Logistics

Concor to surrender 10 under-performing depots built on Railways land

P Manoj Mumbai | Updated on March 16, 2020 Published on March 16, 2020

Move aimed at paring huge debt required for land purchase ahead of privatisation

Privatisation-bound Container Corporation of India Ltd (Concor) will surrender at least 10 under-performing container depots built on land leased from the Indian Railways (IR) at concessional rates.

The move is aimed to reduce the financial burden as the government gives finishing touches to a plan directing the state-run rail hauler of containers to buy land owned by IR, on which it has built close to half of its 86 inland container depots (ICDs).

According to a rough calculation, the land purchase will cost Concor about ₹8,000 crore, which will be funded mainly through debt. The firm had cash of about ₹2,800 crore as of December 2019.

Resolving the land issue is key to the planned privatisation of the Navratna PSU, to address allegations of transfer of IR land to a private entity at low rates.

The government, which holds a 54.8 per cent stake in Concor, has decided to privatise it by selling a 30.8 per cent stake to a private company along with transfer of management control.

Hindustan Infralog Pvt Ltd (HIPL), a joint venture between Dubai-based port giant DP World Ltd and India’s National Investment and Infrastructure Fund (NIIF), Adani Ports and Special Economic Zone Ltd (APSEZ) and PSA International, the world’s biggest container port operator by volumes, are expected to bid for the government’s stake in Concor. PSA is fully owned by Singapore’s sovereign wealth fund Temasek.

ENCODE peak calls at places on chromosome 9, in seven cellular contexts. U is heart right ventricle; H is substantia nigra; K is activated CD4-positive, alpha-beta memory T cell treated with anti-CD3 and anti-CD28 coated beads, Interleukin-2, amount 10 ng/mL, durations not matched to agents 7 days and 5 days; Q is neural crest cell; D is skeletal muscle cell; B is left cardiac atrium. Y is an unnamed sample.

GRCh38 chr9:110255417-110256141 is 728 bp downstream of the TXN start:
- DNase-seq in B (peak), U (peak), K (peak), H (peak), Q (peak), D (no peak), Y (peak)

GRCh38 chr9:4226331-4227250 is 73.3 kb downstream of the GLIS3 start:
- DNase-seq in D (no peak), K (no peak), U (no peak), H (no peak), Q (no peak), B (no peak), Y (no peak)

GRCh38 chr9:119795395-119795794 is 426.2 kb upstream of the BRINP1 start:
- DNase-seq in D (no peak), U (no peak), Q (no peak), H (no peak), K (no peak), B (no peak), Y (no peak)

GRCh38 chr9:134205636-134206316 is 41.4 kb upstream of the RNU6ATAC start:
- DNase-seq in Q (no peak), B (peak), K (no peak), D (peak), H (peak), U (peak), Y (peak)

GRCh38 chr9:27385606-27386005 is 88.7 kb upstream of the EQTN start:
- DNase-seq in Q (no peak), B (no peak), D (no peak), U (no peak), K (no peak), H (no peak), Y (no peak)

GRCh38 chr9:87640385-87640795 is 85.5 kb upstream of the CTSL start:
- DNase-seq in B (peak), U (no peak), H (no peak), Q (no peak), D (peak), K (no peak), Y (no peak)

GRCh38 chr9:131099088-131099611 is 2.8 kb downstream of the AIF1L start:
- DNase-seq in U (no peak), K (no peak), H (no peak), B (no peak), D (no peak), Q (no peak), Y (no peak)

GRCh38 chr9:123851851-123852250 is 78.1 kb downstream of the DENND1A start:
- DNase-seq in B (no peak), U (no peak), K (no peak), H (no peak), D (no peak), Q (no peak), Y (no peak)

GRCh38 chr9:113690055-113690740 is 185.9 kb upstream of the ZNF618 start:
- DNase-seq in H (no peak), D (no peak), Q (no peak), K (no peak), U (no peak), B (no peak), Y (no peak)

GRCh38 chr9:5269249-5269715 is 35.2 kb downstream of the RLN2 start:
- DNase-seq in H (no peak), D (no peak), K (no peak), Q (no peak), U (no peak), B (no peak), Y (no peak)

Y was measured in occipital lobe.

At current the market price, the government’s 30.8 per cent stake in Concor could fetch at least ₹18,000 crore.

Including its flagship facility at Tughlakabad near Delhi, 41 of Concor’s 86 ICDs are running on land leased from IR, for which it pays a land licence fee of ₹1,175 per loaded twenty-foot equivalent unit (TEU).

In effect, Concor pays land licence fee on 40-45 per cent of its overall volumes because they are handled at facilities built on IR land.

For the last three years, the land licence fee rate has been linked to the company’s percentage increase in profit after tax (PAT). In FY20, it was raised to ₹1,175 per loaded TEU from ₹1,015 per loaded TEU in FY19.

The 10 ICDs identified for surrendering are those that are not bringing in much business to Concor, a government official briefed on the plan said.

Concor will buy the IR land on which it runs the remaining facilities at 6 per cent of the circle rate — the rate at which the government recognises land value for a particular site, the official said. “Where there is not much traffic, there is no point buying land, paying 6 per cent of the circle rate and keeping it idle,” he added.

99-year lease

The land transaction will be in the form of a 99-year lease. “It will be tantamount to Concor buying IR land at 6 per cent of the land value; that itself will be huge — it comes to about ₹8,000 crore, funded mainly through debt,” the officer said.

The debt servicing will devolve on the new owner of Concor. But, if the privatisation attempt fails for any reason, Concor will have to assume the debt service obligations, eroding its profitability and consequently hurting the dividend payout to the government.

“Concor is being asked to buy IR land so that no one should say the land has been transferred to a private company at a cheaper rate,” the official said.

Published on March 16, 2020
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